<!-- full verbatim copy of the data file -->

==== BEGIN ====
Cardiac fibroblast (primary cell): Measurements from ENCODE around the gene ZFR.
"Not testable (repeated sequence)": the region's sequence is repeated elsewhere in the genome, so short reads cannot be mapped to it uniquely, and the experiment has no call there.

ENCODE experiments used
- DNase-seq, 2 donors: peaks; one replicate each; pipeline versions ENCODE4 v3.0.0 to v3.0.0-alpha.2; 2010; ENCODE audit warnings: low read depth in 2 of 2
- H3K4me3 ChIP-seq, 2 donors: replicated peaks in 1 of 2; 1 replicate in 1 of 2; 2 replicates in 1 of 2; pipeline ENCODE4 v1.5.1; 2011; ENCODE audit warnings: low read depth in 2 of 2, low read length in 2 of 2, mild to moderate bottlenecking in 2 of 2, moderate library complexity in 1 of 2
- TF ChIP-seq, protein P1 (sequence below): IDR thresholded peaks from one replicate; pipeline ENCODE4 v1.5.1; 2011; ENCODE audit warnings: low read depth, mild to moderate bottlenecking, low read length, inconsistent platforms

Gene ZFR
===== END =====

Cardiac fibroblast (primary cell): Measurements from ENCODE around the gene ZFR.
"Not testable (repeated sequence)": the region's sequence is repeated elsewhere in the genome, so short reads cannot be mapped to it uniquely, and the experiment has no call there.

ENCODE experiments used
- DNase-seq, 2 donors: peaks; one replicate each; pipeline versions ENCODE4 v3.0.0 to v3.0.0-alpha.2; 2010; ENCODE audit warnings: low read depth in 2 of 2
- H3K4me3 ChIP-seq, 2 donors: replicated peaks in 1 of 2; 1 replicate in 1 of 2; 2 replicates in 1 of 2; pipeline ENCODE4 v1.5.1; 2011; ENCODE audit warnings: low read depth in 2 of 2, low read length in 2 of 2, mild to moderate bottlenecking in 2 of 2, moderate library complexity in 1 of 2
- TF ChIP-seq, protein P1 (sequence below): IDR thresholded peaks from one replicate; pipeline ENCODE4 v1.5.1; 2011; ENCODE audit warnings: low read depth, mild to moderate bottlenecking, low read length, inconsistent platforms

Gene ZFR